Challenges have been a mainstay of space exploration for several years at this point. In the past, they have ranged from making a potential space elevator to designing a solar power system on the Moon. The European Space Agency is continuing that tradition and has recently released a new challenge focusing on lunar resources. Called the Identifying Challenges along the Lunar ISRU Value Chain campaign, this new ESA platform is the next step in the agency’s efforts to develop an entire “value chain” of in-situ resource utilization (ISRU) technologies.
This isn’t the first ESA challenge in the field, either. Recently teams competed in the Space Resources Challenge that utilized rovers to prospect for resources on the lunar surface. The challenge winners (FZI Forschungszentrum Informatik of ETH Zurich and Team Glimpse of the University of Zurich) were announced on April 19th, the same day the next challenge was released.
While the first challenge focused on prospecting, that is only the first step in the seven-step value chain that ESA has developed for thinking about space resources. The new challenge focuses on the other six. It is specifically intended to take input from the public about what challenges should be the focus of the next round of challenges similar to the first.
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That is in part because there are so many challenges to conquer. ESA itself released a 120+ page report on the gaps in the ISRU value chain, and more than 50 of those gaps are listed as potential areas to discuss in this new challenge. Ranging from longer-life motors to recycling technologies for disused or broken-down parts, these gaps could be filled by any number of technologies.
Many of those technologies would only be ideas at this point, and ESA is also actively encouraging individuals to submit those ideas. But what incentive do they have? They quickly point out that there is no cash prize for this challenge. However, several potentially interesting prizes don’t necessarily have a monetary value.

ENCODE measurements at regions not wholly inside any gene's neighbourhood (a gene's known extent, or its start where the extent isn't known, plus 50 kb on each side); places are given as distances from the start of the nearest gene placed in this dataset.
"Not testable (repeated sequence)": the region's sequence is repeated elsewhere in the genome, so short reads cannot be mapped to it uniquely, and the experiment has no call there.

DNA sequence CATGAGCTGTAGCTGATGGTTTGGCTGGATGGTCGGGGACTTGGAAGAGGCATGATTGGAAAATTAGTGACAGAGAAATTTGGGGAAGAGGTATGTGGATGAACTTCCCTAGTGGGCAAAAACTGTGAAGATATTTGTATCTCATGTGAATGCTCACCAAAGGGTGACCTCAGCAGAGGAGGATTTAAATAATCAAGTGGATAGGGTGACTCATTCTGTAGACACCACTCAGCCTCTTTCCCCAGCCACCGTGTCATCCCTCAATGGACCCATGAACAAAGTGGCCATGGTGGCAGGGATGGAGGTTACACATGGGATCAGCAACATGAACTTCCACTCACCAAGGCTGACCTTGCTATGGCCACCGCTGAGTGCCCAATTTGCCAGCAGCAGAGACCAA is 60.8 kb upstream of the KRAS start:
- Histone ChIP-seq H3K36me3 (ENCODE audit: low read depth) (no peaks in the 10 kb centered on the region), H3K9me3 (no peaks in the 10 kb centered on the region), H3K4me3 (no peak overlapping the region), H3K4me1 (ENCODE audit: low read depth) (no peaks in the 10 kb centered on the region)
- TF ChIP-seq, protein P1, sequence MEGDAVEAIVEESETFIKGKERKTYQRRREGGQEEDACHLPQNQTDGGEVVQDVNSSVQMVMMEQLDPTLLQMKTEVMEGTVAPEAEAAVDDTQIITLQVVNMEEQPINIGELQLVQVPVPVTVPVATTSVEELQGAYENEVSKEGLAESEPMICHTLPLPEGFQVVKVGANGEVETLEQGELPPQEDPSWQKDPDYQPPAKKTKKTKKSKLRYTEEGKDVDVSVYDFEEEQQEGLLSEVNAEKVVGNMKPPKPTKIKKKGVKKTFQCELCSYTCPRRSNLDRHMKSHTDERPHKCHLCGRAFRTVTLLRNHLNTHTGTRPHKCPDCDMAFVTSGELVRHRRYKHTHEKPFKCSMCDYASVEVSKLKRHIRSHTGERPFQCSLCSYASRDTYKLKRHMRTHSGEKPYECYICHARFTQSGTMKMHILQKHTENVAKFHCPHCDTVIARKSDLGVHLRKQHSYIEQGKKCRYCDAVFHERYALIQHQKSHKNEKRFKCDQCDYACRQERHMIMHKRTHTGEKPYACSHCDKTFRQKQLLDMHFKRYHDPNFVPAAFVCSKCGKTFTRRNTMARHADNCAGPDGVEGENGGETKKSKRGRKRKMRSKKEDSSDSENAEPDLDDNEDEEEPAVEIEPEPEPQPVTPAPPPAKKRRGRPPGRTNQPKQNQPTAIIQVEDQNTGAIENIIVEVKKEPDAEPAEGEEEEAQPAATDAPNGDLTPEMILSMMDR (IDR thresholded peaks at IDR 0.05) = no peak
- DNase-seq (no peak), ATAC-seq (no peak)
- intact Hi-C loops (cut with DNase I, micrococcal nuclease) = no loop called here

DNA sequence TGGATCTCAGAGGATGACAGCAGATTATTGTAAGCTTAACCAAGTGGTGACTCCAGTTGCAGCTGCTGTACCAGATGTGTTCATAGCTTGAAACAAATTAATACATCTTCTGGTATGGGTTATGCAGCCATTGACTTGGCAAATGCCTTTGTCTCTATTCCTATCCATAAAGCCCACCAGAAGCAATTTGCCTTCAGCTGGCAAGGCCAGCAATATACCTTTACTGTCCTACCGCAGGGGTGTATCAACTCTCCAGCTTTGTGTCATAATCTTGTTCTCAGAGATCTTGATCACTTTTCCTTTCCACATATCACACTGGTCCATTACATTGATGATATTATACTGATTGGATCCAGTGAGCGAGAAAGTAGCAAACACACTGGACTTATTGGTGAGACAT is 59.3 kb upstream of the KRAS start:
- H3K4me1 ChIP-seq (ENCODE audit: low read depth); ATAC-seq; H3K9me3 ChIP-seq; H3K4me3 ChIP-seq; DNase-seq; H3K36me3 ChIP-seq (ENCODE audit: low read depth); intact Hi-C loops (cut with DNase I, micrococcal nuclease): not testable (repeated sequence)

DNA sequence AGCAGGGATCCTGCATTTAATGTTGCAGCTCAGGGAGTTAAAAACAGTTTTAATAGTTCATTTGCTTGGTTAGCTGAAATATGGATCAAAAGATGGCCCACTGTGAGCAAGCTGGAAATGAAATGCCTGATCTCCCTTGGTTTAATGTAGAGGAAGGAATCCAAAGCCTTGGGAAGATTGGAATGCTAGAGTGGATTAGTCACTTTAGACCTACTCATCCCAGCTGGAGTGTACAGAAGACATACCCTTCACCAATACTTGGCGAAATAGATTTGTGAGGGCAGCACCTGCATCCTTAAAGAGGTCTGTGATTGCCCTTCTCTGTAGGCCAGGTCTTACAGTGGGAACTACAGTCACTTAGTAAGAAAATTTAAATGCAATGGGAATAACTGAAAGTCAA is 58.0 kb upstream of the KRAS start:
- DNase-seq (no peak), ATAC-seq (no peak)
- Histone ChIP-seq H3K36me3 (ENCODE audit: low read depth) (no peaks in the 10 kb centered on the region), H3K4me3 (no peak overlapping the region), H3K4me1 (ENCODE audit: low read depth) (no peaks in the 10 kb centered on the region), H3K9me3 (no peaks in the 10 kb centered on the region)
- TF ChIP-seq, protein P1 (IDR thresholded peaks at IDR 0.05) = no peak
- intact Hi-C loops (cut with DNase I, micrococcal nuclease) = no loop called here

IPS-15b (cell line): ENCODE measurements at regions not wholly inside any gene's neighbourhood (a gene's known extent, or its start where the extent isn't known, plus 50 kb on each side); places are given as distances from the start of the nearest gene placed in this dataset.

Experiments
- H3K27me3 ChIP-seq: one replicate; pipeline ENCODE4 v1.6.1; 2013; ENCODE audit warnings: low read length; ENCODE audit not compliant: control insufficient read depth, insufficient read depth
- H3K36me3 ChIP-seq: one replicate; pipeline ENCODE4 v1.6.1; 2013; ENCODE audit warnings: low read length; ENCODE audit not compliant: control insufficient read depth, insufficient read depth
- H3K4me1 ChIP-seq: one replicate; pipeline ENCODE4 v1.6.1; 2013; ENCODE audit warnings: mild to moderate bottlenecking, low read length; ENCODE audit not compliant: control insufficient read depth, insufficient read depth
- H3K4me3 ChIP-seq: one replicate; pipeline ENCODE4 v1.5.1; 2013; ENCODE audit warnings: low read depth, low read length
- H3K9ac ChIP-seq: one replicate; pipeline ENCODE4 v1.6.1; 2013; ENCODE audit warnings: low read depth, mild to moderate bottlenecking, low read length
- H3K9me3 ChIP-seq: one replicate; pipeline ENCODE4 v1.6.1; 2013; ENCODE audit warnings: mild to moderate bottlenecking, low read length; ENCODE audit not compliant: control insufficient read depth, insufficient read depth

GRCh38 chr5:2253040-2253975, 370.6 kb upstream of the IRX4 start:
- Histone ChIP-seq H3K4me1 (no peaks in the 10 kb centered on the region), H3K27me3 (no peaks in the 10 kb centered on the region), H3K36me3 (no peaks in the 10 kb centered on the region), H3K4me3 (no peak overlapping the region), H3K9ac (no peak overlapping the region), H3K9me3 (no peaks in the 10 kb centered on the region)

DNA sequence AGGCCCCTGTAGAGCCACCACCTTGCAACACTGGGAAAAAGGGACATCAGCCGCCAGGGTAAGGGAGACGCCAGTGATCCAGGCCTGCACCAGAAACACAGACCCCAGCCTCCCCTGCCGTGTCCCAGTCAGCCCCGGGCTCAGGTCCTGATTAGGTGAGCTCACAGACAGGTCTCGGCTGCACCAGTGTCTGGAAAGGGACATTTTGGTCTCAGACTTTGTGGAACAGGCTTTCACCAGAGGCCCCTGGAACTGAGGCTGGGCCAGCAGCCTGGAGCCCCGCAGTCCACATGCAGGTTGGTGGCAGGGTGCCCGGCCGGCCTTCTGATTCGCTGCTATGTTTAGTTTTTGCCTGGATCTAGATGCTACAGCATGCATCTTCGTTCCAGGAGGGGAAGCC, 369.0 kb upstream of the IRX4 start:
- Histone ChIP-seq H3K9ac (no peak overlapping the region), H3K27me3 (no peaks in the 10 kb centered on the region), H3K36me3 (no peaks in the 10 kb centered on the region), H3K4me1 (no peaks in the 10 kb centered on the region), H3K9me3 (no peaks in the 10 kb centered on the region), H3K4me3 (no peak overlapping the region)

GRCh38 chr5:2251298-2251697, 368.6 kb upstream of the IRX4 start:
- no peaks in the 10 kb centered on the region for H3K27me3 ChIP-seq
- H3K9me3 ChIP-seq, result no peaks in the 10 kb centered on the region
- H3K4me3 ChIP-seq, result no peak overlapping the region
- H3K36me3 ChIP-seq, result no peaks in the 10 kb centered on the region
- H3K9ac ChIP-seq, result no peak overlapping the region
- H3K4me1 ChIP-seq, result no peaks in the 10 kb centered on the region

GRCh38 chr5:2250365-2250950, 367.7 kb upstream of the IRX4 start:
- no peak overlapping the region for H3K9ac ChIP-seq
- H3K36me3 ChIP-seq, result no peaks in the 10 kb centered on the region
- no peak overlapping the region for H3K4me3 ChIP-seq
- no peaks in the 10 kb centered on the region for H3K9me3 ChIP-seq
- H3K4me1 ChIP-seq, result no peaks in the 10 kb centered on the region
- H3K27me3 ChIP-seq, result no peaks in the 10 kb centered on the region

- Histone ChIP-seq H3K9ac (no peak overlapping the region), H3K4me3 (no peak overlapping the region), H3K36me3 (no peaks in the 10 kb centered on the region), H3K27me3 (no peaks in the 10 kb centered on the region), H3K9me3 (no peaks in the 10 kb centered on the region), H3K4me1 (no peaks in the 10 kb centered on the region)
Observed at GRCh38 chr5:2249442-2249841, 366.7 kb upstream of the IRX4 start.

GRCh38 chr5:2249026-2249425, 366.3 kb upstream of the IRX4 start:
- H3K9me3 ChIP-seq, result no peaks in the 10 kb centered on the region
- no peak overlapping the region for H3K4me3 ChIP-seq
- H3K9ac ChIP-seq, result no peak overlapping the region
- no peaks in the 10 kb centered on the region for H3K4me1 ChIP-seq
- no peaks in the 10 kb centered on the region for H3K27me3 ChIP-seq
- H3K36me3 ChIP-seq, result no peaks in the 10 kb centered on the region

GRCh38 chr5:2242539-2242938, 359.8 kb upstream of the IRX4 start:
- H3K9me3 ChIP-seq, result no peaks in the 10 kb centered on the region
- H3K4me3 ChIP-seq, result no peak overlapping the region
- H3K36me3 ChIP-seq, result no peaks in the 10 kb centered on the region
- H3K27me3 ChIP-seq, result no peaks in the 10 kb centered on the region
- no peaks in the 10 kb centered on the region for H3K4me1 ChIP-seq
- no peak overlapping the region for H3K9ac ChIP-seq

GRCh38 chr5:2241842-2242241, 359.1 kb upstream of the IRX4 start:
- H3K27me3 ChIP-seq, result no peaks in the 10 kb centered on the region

The first is the opportunity to see your technology be tested in a real-life ground-based ISRU pilot plant. The pilot plant is a cornerstone of ESA’s Space Resource Strategy. It can be used as a proving ground for technologies that might someday make it onto the lunar surface and extract oxygen and metals from the lunar regolith.
If a team’s prototype performs well enough in a first round of testing, the next step would be to literally go to space. Technologies that make it this far will potentially have an opportunity to fly on board an ESA mission into space to validate their system’s operation further.
A final step for any such technologies that make it past the space testing would be having a technology land on the Moon. However, the challenge statement points out that before any technology could benefit from this step, it would require a significant increase in the resources devoted to the project. However, there is a chance of that happening if the challenge does take off.
Even so, only competitors from within an ESA member state can fully benefit from all the rewards. However, the agency encourages participants from outside to apply as well, pointing out that they will be exposed to excellent networking opportunities in the world of space resources. They also point out that, while this current challenge specifically deals with lunar resources, there are plans in the works for both Martian and Asteroid equivalents, as each would require its own set of technologies to overcome the challenges of those hostile environments.
As of the time of writing, there haven’t been any ideas submitted yet, and if you’re interested in participating in the challenge, you have a little more than a month (June 30th, 2023) to submit your ideas. With luck, this challenge will result in plenty of great ideas for space resource experts to ponder in the near future.
ESA – Wanted: new ideas to live off Moon resources
ESA – Identifying Challenges along the Lunar ISRU Value Chain
UT – 13 Rovers Recently Competed to Scour the (Simulated) Moon to Harvest Resources
UT – The Moon has Resources, but Not Enough to Go Around
A University of Manchester developed regolith extraction demonstrator takes a scoop of regolith simulant on the moon.
Credit – ESA